Coming off a disappointing 2010-11 season with the Wilkes-Barre/Scranton Penguins, the offseason brought some unexpected news to defenseman Jason DeSantis.
His mother, Carol, had been diagnosed with a brain tumor.
The news meant DeSantis had to make a decision – hockey or family?
Before he could decide if he should resume his career, DeSantis had to deal with the shocking news.
"It came out of nowhere and I didn't know what to think at the time," he said. "I know I wasn't thinking about hockey because family always comes first to me."
With the support of his parents, DeSantis, 25, decided to keep playing and signed a contract with the Winnipeg organization.
He was assigned to St. John's and soon found that hockey was a form of therapy.
When he walked into the IceCaps locker room and formed bonds with his new teammates, DeSantis found a temporary respite from worrying about his mother.
"It was a hard decision, but a good one," he said.
It's a decision that proved to be beneficial not only to DeSantis but his parents as well.
Now in his fourth AHL season, DeSantis has already set career highs in goals (10) and points (36). He ranks sixth in the league in points among defenseman and has established himself as a top blueliner with the IceCaps.
And back at their home in Oxford, Mich., his family has watched or listened to every game that DeSantis has played.
"Wherever I'm playing, my family's plan for the night is to sit down and watch me play," DeSantis said. "It means a lot to have parents that care."
It also means a lot for DeSantis to finally have a chance after years of being a healthy scratch or bouncing between the AHL and ECHL.
That was the situation last season when DeSantis appeared in only 19 games with the Penguins and spent much of the year as a healthy scratch or down with Wheeling.
It was a frustrating time.
"It was kind of a wasted season," DeSantis said. "I know I can play the game when I get my chance, but I just didn't get that chance."
One bright spot from last season was an opportunity for DeSantis to reunite with head coach John Hynes, who was his coach for two years in the U.S. National Program.
"I played for coach Hynes as a 17-year-old and it was good to play for him again when I was in Wilkes-Barre," DeSantis said.
Hynes knew DeSantis was capable of playing at the AHL level last season, but the Penguins had few injuries on defense and it was tough to get him a chance.
Seeing DeSantis bounce back to have a career year this season while dealing with his mother's diagnosis isn't a surprise to Hynes.
"It's good to see him work through things with his family and have this success," Hynes said. "He was always a guy who could rise up to challenges and overcome things in his career. The season he's having is well-deserved and it couldn't happen to a better young man."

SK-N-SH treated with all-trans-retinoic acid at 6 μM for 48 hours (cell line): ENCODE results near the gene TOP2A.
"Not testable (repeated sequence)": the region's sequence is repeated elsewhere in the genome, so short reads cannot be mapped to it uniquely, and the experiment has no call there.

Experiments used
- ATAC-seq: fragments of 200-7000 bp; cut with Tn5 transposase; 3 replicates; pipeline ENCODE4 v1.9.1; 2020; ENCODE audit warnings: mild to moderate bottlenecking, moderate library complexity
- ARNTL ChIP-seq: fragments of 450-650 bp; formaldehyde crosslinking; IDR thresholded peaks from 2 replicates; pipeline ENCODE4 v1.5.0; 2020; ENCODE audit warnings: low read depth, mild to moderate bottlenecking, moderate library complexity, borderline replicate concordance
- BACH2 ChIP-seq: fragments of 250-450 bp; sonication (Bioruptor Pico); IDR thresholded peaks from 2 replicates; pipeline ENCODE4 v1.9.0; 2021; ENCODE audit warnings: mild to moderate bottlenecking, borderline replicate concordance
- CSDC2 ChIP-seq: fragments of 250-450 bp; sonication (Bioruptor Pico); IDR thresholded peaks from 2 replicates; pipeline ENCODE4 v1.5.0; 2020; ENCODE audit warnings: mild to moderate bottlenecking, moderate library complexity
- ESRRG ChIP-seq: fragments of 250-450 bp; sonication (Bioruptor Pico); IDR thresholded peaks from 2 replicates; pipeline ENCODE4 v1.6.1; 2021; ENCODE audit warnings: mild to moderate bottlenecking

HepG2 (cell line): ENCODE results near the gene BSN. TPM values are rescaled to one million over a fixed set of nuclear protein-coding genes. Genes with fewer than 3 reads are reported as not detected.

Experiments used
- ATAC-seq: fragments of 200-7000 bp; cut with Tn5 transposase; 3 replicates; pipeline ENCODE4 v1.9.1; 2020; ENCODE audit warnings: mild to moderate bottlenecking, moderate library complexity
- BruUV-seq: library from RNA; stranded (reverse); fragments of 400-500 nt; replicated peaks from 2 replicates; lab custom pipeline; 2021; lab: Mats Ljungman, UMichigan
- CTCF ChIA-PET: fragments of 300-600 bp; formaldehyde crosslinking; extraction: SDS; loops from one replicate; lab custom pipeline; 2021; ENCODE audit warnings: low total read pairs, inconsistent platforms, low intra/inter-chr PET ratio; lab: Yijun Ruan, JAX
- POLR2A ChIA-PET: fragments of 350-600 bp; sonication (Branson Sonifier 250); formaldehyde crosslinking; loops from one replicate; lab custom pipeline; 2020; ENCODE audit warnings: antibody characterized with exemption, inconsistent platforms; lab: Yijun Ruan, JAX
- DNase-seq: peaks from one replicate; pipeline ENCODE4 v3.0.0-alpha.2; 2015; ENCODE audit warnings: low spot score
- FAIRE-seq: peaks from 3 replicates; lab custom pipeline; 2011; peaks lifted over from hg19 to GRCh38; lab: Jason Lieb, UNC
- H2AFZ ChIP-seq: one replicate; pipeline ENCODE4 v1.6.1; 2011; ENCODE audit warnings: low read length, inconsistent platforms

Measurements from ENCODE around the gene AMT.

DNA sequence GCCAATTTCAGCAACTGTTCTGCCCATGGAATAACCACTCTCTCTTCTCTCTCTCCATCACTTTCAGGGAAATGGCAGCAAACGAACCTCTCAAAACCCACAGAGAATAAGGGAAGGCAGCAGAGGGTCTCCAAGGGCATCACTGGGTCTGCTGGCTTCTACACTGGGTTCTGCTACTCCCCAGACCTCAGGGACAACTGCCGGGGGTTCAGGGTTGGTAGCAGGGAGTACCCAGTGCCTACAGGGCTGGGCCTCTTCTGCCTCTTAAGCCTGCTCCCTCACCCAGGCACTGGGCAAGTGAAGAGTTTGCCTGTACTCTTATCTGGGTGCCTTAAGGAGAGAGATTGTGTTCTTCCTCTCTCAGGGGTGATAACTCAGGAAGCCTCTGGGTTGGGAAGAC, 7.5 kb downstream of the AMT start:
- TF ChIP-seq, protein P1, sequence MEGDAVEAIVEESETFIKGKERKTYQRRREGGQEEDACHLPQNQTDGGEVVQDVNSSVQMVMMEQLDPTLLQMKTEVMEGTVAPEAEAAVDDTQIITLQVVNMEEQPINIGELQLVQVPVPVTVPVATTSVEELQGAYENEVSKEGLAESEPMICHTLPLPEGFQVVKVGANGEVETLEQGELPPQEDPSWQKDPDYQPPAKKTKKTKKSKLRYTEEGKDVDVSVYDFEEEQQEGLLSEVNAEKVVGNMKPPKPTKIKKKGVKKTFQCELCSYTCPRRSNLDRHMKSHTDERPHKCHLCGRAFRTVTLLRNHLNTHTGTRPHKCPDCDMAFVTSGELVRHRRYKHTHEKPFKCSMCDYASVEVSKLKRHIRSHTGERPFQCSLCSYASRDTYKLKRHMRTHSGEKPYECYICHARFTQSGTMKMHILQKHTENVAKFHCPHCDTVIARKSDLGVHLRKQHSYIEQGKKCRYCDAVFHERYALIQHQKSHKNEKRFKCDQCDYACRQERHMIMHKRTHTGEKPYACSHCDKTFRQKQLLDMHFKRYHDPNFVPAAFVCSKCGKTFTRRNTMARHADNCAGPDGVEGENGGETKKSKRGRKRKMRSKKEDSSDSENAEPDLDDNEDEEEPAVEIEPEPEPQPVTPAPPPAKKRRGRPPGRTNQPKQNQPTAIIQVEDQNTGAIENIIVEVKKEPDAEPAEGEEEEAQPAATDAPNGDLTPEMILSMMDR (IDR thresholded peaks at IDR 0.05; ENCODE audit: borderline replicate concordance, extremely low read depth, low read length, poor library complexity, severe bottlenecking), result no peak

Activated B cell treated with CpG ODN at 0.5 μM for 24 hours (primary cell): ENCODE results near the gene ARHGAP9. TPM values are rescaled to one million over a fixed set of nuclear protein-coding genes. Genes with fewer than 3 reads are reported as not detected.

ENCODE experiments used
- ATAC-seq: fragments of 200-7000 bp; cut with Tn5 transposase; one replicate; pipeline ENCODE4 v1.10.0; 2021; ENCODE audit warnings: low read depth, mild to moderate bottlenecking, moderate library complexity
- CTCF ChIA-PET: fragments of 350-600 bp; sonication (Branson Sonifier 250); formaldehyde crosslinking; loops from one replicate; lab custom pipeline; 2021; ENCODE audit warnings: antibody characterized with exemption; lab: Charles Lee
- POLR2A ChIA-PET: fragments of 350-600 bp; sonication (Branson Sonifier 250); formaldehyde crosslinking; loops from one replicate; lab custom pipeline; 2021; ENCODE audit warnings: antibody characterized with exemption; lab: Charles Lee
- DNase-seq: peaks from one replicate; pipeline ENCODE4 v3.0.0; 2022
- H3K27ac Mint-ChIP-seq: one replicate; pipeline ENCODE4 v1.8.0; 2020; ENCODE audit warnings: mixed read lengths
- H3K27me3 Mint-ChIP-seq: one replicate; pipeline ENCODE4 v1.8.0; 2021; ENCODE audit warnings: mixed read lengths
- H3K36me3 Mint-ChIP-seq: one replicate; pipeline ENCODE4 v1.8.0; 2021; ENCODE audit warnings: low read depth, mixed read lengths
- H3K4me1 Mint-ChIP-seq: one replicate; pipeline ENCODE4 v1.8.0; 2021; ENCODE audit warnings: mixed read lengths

A main reason why it happened is because of the lessons DeSantis has learned from his mother, who taught him to be confident and positive.
Those lessons also helped DeSantis this season when he began the year with St. John's as a healthy scratch for a handful of games.
"It's not easy to sit out or go to the ECHL, and if I didn't have confidence in myself I probably wouldn't be playing right now," he said.
"My mom and I are really similar in that regard. She's a very caring, confident person who has such a good attitude. That's important for what she's going through and it's been important for me to overcome adversity throughout my career."
DeSantis keeps in touch with his family daily and said his mother's condition is improving as she prepares to go through another round of chemotherapy.
"That's a tough thing to go through and it really gets her tired," DeSantis said.
"Seeing what she has been able to go through really has changed my outlook on the ice and in life. It's important to make every minute count, whether it's with hockey or with my family."
On Monday night before St. John's took on Wilkes-Barre/Scranton, Jason DeSantis and Penguins defenseman Alex Grant met for dinner to recollect about the similar struggles they have each endured during their hockey careers.
Like DeSantis, Grant has also felt the disappointment of being a healthy scratch or going down to Wheeling.
He also knows what it's like to make the most of an opportunity. Last season Grant appeared in just four games for the Penguins. This year he is the team's highest-scoring defenseman (29 points).
"Last year, we both knew that we just needed a chance and we always believed in ourselves," Grant said. "We had to make the most of it."
DeSantis spoke to Grant often during the summer and asked him about living in Newfoundland if he signed with St. John's.
"I know a lot about the area and told him he would enjoy it there," Grant said. "Living there would get his mind off things a little bit."
One thing Grant isn't familiar with is how DeSantis balances the concern for his mother with the demands of pro hockey. He supported DeSantis in his decision to play this season and is glad to see his friend have the best year of his career.
"I'm sure there's a little piece of him doing this for his mother, and that makes it even more special," Grant said. "I can't even imagine how much this weighs on his mind. This is a profession that we love, but at the end of the day the most important thing is at home. Your family comes first."